(The second of a two part series. Part I covered impeachments, the War Powers Resolution of 1973 and the Patriot Act. Part II addresses FISA, Iraq, and more.)
6. Legislate treaty abrogation.
Article II of the Constitution requires two thirds of the Senate to ratify all treaties, but nothing in the Constitution or U.S. Code addresses treaty abrogation. This administration has unitarily abrogated at least three ratified treaties--the Geneva Convention, The UN Convention Against Torture and the Anti-ballistic Missile Treaty. One can also reasonably argue that the 2005 U.S.-India nuclear agreement was a violation of the Nuclear Non-proliferation Treaty.
The treaty ratification process is meaningless if the executive can single-handedly reverse it with a snap of the fingers, and treaties themselves are completely hollow if the other parties know we're not at all serious about keeping them.
The Senate must play a role in any treaty abrogation. Abrogation by a simple majority is not sufficient. We've seen how a Senate ruled by the sitting president's party becomes a rubber stamp. I propose that the same two thirds supermajority necessary to ratify a treaty be required to abrogate it.
I'm not sure if simple legislation would be sufficient to impose abrogation guidelines. It might be, since the Constitution doesn't allows the two legislative houses to make their own rules. But if Congress itself decides a formal constitutional amendment is the way to go, then I say go for it. Pursuing a treaty abrogation amendment beats the living spit out of pushing for one that bans gay marriage or allows Arnold Schwarzenegger to run for president.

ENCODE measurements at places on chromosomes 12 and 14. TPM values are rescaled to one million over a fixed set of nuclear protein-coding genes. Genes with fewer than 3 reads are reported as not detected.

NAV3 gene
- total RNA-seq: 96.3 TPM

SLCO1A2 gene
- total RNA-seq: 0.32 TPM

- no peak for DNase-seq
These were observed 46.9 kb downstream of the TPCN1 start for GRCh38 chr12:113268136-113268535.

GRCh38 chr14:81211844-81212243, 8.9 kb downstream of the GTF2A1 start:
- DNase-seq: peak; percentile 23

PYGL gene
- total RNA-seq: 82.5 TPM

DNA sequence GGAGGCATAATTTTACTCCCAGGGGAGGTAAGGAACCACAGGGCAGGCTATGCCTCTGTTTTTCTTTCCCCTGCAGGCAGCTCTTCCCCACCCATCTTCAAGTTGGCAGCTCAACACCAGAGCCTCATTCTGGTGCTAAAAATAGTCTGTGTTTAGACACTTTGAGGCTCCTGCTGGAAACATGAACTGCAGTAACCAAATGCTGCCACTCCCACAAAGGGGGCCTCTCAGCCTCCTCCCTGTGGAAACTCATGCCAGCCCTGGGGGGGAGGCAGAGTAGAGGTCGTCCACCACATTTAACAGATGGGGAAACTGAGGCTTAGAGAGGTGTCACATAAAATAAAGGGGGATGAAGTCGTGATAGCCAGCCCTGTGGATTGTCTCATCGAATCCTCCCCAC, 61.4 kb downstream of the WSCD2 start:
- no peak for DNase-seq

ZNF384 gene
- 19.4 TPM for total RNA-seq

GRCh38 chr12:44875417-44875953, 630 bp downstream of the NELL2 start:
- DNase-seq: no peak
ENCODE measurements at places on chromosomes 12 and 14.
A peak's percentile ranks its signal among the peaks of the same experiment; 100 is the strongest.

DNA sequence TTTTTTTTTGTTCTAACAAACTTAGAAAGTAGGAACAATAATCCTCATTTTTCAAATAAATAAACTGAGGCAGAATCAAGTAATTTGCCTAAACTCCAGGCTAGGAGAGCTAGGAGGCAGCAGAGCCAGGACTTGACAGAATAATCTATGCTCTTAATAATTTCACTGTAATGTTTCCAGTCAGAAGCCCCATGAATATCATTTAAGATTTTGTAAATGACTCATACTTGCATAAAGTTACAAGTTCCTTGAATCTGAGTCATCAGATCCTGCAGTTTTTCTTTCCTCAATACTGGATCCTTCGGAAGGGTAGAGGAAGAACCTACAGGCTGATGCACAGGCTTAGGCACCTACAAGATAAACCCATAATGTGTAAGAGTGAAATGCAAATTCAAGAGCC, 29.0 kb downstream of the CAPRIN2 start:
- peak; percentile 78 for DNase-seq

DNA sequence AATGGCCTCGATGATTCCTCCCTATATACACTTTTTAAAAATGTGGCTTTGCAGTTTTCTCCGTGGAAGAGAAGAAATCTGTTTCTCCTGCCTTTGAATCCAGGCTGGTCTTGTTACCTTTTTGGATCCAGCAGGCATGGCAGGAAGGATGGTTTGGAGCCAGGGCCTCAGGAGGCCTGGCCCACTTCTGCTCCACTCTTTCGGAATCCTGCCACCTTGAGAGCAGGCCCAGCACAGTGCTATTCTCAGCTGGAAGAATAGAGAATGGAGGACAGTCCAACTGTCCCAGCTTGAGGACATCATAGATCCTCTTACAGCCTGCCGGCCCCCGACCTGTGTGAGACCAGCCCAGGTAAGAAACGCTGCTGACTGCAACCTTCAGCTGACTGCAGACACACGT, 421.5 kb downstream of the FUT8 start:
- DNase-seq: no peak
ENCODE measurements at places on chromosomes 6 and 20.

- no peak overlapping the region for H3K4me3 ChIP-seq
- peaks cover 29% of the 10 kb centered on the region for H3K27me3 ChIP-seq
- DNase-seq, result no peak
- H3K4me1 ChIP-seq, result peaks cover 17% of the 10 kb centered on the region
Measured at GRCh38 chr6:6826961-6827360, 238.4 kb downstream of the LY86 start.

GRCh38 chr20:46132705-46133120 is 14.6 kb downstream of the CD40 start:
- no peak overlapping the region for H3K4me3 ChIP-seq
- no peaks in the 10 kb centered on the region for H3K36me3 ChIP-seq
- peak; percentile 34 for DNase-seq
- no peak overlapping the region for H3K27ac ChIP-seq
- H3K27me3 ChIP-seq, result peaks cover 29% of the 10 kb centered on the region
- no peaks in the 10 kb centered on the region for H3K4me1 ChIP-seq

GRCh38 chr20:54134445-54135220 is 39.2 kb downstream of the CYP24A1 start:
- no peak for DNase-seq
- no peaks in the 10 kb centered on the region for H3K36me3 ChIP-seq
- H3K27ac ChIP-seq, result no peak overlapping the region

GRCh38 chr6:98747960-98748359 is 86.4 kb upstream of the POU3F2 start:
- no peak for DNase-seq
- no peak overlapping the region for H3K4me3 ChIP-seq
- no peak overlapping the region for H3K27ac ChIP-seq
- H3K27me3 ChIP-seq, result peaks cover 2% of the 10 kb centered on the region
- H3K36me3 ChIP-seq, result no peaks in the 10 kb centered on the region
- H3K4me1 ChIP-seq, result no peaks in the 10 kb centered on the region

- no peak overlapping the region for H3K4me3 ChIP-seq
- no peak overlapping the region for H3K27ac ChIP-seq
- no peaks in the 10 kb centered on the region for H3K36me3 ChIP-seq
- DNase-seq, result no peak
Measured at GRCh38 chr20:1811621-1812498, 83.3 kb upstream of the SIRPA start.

7. Bring the hammer down on FISA.
Let's leave the matter of data mining aside for a moment. I have yet to hear a single coherent argument that says the requirement to get a 72 hour retroactive warrant to spy on the phone calls of U.S citizens and permanent residents hampers the president's ability to protect America from terrorism. I don't care how long or cumbersome the FISA applications may be. They're mostly boilerplate, and they're on a word processing template. If the Justice Department needs more lawyers to fill the things out, they can hire more. There's no shortage of lawyers in Washington D.C. who know how to fill in the blanks of a Microsoft Word document.
What's the point of a retroactive warrant? It's all about keeping Big Brother honest. If he never has to answer to anybody about which Americans he's spying on and why, then he can spy on any American he wants for any reason he wants. And once he has the power to do that, you can bet a life's worth of phone bills that he'll abuse it.
8. Enact real federal election reform.
Nobody in Congress is likely to go for this, but these steps could truly reform the congressional campaign contribution process: